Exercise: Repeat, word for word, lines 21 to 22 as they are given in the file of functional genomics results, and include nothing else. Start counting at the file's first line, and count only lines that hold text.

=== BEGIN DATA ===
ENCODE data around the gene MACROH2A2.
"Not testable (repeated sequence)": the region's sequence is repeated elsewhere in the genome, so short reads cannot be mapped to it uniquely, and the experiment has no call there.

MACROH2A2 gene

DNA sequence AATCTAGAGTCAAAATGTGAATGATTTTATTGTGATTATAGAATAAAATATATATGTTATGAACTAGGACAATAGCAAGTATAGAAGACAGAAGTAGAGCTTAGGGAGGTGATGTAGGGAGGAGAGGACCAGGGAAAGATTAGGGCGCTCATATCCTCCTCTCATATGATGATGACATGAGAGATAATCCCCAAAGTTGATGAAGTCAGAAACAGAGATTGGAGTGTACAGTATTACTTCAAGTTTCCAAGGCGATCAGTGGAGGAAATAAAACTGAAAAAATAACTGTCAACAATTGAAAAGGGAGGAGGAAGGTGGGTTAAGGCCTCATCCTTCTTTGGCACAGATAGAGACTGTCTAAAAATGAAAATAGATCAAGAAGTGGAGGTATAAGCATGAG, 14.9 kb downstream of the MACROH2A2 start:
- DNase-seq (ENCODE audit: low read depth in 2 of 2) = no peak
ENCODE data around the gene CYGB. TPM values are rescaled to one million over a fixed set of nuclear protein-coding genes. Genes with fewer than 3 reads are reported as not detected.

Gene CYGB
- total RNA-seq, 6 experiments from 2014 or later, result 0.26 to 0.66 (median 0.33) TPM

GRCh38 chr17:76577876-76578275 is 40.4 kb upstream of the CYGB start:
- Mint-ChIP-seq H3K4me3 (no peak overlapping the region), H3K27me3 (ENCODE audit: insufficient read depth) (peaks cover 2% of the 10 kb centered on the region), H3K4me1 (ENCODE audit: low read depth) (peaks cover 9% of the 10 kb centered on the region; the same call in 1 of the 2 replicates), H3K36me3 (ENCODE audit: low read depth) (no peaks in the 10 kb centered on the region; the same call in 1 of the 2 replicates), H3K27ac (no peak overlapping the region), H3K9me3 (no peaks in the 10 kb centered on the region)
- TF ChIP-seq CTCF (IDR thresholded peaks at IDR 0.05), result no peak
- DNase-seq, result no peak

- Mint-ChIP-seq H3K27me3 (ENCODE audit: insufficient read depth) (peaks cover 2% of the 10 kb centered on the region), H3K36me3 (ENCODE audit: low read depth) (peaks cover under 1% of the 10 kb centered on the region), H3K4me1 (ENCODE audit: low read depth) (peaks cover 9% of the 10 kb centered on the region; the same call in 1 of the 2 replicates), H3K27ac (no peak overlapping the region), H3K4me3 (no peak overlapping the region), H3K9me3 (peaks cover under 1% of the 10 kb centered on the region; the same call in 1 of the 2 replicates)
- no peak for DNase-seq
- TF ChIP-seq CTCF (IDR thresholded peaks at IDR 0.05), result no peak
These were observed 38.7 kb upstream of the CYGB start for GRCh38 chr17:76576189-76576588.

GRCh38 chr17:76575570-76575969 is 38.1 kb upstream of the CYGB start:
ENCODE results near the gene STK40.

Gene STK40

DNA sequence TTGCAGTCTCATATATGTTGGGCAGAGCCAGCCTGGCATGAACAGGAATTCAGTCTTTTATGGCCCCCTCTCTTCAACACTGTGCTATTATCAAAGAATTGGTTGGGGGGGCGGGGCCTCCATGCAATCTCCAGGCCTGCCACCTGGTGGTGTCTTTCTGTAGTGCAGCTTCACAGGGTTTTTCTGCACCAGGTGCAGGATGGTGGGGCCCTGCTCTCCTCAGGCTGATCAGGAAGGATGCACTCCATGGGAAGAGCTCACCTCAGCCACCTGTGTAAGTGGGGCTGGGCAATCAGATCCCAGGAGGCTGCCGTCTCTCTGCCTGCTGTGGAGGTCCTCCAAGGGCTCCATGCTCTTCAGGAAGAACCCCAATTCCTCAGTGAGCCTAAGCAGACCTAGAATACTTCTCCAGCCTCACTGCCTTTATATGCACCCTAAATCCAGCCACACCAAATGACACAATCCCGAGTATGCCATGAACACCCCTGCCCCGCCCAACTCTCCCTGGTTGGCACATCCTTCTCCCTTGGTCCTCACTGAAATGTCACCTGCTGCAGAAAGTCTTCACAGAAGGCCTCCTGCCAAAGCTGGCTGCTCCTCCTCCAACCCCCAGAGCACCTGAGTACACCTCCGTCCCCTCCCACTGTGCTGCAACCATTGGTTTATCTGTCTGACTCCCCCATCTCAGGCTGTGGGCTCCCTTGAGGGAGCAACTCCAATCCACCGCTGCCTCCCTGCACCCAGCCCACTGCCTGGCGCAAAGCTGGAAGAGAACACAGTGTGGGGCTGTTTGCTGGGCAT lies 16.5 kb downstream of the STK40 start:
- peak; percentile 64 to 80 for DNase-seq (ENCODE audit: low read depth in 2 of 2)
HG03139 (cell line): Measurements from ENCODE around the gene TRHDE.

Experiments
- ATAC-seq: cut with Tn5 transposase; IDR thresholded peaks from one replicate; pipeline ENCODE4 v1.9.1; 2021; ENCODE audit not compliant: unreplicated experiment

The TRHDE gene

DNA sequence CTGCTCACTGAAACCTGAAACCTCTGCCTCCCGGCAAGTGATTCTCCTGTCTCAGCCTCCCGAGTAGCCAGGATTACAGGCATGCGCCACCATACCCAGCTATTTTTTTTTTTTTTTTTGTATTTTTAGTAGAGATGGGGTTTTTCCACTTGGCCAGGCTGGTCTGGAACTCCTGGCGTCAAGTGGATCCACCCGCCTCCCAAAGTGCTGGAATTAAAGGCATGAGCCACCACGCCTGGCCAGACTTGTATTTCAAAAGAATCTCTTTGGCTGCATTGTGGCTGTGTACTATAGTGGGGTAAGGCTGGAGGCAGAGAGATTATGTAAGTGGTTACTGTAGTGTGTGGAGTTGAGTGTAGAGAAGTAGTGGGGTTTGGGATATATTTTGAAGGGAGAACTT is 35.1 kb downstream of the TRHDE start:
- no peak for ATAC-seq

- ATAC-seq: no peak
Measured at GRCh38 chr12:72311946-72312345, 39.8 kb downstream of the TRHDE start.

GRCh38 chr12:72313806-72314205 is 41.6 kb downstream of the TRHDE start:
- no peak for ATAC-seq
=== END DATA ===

- peak; percentile 64 to 80 for DNase-seq (ENCODE audit: low read depth in 2 of 2)
HG03139 (cell line): Measurements from ENCODE around the gene TRHDE.